A magnificent mansion surrounded by some 820 acres of beautifully landscaped grounds, and the entire masterpiece can be attributed to the brilliance of one of the most distinguished 18th century architects, Robert Adam. There are hints of Chatsworth House about the building, and that is quite deliberate, as Adam designed this neo-classical style showhouse and home to rival the splendour of the great ancestral seat of the Cavendish family, less than 20 miles away.
The Curzons originated from Normandy, but settled in Kedleston as far back as the late 12th century, and descendants of that same family still live in Kedleston Hall today. When Sir Nathaniel Curzon (1st Lord Scarsdale) inherited the estate in 1758, he immediately instigated plans to demolish the old residence and find an architect who could portray his own love of Italian architecture in a superbly designed new house. From the long and winding approach to Kedleston Hall, the fašade represents an impressive Roman temple with six tall columns supporting a portico, and a double-armed stone stairway leading to the entrance. Once inside, the elegant and extravagant spectacle of the Marble Hall is simply breathtaking. A massive open space, specifically designed to exhibit great works of art, is dominated by 20 alabaster Corinthian columns around a white marble inlaid floor, and has an intricate plasterwork ceiling above.
Behind the hall is an equally inspired area called 'The Saloon'. Modelled on the Pantheon in Rome, the room takes the form of a vast, domed rotunda with exquisite gilt trimmings and Ionic doorframes. Every room in this block of the house was essentially 'for show', as it is today, and was ingeniously put together to enhance the symmetry and themed decor that Adam was so renowned for.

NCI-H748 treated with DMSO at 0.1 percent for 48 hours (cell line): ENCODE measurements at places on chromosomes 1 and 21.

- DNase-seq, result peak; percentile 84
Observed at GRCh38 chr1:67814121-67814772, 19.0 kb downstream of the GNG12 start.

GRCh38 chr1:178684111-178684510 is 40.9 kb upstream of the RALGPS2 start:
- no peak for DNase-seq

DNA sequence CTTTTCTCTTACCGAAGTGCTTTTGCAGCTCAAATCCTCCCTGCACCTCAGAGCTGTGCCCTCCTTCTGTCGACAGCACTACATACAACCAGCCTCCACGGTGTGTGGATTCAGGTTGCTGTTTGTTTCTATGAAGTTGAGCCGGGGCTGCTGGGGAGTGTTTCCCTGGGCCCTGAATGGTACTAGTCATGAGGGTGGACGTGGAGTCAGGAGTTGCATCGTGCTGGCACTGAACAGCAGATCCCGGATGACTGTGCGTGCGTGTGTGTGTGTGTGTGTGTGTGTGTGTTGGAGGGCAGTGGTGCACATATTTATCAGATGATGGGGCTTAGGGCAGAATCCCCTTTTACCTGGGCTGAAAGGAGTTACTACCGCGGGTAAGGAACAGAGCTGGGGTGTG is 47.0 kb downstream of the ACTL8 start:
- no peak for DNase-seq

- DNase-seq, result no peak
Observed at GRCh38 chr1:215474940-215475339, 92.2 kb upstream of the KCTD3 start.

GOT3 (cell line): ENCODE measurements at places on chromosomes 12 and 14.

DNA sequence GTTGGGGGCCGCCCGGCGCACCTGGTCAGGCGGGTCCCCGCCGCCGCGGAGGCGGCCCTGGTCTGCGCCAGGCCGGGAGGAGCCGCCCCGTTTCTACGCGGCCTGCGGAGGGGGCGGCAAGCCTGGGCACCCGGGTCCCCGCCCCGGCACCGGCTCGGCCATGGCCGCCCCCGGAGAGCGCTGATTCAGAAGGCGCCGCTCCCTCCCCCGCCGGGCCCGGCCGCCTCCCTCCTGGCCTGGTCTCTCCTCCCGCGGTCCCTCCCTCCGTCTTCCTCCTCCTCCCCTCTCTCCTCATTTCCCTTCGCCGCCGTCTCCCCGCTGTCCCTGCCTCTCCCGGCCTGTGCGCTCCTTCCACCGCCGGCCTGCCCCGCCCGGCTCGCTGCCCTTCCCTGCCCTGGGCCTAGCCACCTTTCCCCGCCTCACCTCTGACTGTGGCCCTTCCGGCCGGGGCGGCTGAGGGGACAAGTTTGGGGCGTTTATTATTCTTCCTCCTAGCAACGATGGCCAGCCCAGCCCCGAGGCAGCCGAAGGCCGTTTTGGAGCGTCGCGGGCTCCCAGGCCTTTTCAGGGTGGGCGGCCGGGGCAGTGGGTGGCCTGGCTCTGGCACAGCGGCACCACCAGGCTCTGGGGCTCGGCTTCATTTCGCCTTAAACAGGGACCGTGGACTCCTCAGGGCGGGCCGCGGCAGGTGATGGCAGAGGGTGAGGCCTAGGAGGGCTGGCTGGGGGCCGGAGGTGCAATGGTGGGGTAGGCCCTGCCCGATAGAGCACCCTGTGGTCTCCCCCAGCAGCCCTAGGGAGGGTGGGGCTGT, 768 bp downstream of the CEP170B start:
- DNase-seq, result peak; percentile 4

After the death of Lord Curzon in 1925, his fascinating collection of Eastern artefacts was put on display at Kedleston Hall, in a museum created specifically for that purpose. Most of these pieces were collected during several tours of Asia, and more when he served as Viceroy of India. One of particular note, and outstanding craftsmanship, is a superb white alabaster model of the Taj Mahal.
From the rear gardens, an entirely different perspective of Kedleston Hall can be seen. Whereas the front elevation is typically palladian and extended by the matching pavilions at either end of the building, the back (or south front as it is called) is of a drastically reduced but more baroque-looking style. Adam had originally envisaged the flanking pavilions to complete this side of the house, but Curzon had run out of money by this stage. Nevertheless, the view from the gardens is one of a rather romantic grouping, with this elaborate domed and pillared structure adjacent to a little 13th century church, and interspersed with blossoming trees and shrubs.
It was perhaps unfortunate for the Curzon family that sufficient funds were never available to complete some of the work on Kedleston Hall, as throughout the years gambling debts and intestacy took their toll on already depleted funds. The advantage of that situation, however, has meant that a virtually unchanged piece of original Adam design can be enjoyed by many generations to come.